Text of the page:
The Spanish authorities are mulling a new 3 gigawatt (3,000 megawatt) renewable energy auction in the country, according to recent reports.
Until an actual government is formed in the country, though, nothing is certain. For those who don’t follow Spanish politics much: following the 2015 general election, there was a failure to form a government, as no party managed to gain a majority and there was trouble forming a coalition. This situation was repeated in the re-do election that took place on June 26th. As a result, many things in the country remain up in the air, so to speak.
That said, support for the aforementioned 3 gigawatt (GW) renewable energy auction that would include solar energy project bids seems to be there. (As a reminder, the Spanish Energy Ministry had organized a renewable energy bidding option back in January, but this applied only to biomass and wind energy.)
The general director of Spanish solar energy association UNEF, José Donoso, noted to PV Tech that: “We must take this information as very provisional because we really don’t have a government at this moment.”
The general director continued, noting that the most likely political situation going forward would be the continuance of the previous conservative government — if the old minister of energy ends up being reappointed, then the auction will likely go forward, according to Donoso.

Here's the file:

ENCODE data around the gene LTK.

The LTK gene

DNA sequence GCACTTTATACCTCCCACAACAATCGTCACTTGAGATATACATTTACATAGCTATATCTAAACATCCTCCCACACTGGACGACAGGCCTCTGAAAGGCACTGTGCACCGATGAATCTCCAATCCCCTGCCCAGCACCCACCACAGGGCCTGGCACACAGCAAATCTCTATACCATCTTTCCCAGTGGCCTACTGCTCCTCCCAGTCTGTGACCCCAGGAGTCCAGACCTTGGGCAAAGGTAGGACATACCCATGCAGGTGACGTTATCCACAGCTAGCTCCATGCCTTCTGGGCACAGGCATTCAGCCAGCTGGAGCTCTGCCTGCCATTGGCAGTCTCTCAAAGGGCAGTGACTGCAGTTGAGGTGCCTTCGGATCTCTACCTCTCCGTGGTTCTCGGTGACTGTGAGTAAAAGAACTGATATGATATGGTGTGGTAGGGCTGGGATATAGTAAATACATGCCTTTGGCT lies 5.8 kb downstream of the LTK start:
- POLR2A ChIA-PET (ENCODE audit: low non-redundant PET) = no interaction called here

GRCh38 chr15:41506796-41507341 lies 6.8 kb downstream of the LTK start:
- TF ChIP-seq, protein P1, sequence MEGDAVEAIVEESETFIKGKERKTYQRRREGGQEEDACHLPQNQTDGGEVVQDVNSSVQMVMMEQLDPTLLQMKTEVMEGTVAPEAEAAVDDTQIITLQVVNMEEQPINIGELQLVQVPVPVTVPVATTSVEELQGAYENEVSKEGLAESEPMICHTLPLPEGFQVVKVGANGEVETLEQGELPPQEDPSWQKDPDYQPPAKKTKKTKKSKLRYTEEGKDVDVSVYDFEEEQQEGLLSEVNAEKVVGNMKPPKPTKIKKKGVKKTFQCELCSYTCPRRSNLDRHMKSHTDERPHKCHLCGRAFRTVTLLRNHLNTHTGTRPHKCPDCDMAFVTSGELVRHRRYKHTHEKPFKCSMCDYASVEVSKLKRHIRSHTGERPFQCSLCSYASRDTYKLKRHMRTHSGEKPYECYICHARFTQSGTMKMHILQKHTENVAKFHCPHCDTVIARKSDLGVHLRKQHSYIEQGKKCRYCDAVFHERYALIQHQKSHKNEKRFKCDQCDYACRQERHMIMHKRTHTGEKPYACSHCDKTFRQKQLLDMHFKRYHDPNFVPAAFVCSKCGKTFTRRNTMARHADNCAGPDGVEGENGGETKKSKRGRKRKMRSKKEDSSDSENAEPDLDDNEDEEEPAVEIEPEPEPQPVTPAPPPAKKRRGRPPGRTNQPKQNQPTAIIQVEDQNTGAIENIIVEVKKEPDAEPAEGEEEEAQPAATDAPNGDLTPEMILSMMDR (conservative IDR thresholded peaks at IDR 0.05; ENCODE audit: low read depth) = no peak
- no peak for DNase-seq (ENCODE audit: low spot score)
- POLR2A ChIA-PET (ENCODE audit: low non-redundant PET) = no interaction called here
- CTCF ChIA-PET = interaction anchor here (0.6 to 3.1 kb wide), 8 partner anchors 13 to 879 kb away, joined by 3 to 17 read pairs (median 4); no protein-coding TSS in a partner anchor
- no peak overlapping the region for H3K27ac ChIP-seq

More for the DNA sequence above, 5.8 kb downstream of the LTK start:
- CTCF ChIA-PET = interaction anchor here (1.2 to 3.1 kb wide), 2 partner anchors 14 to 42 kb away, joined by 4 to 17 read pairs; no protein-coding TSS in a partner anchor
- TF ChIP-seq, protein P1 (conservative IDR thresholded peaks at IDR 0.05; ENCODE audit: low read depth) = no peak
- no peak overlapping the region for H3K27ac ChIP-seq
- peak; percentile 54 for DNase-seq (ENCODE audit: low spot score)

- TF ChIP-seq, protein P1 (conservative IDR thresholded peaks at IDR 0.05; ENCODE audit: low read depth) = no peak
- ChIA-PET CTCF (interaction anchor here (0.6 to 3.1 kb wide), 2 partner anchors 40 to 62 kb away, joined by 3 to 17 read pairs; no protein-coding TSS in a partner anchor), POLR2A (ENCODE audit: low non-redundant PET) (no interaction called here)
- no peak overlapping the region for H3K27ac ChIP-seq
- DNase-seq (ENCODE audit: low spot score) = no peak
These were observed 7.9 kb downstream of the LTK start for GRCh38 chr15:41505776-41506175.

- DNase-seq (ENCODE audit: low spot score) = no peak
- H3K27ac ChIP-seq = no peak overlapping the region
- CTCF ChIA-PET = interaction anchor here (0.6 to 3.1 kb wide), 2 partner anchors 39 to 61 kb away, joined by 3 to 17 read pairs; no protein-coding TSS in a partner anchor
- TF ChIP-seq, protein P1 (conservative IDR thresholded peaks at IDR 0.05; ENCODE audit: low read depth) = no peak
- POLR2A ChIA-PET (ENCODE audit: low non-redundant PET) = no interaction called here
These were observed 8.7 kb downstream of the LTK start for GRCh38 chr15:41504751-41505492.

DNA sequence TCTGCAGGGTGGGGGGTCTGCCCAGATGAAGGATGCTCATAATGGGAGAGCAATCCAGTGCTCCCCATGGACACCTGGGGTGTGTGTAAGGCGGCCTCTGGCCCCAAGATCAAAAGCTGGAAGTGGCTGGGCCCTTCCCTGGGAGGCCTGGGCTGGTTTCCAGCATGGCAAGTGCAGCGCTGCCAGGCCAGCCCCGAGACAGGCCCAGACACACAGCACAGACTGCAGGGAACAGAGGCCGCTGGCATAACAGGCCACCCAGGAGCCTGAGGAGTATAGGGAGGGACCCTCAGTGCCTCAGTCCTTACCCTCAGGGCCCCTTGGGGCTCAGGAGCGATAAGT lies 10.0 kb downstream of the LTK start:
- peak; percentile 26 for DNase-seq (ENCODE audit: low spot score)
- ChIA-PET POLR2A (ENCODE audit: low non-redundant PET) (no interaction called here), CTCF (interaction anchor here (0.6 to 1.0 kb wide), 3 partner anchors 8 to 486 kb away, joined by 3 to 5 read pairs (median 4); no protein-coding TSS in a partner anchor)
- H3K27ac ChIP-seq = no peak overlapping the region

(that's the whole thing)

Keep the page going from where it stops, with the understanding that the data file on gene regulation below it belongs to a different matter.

Donoso also noted that UNEF isn’t particularly pleased with the organization of the proposed auction — which won’t make use of subsidies and won’t involve bids being made on a kilowatt-hour (kWh) basis, but will rather be based on a so-called “investment cost,” which doesn’t relate “to the real costs,” according to Donoso.
Other potential issues include upcoming changes to regulations that could lead to changes in the retribution model for the solar energy project developers.
Donoso noted: “We consider this does not give us guarantee that at the end of the day all the projects that are included in the auction will be constructed, (which) is important for Spain if we want to achieve the target of the 20% renewables by 2020.”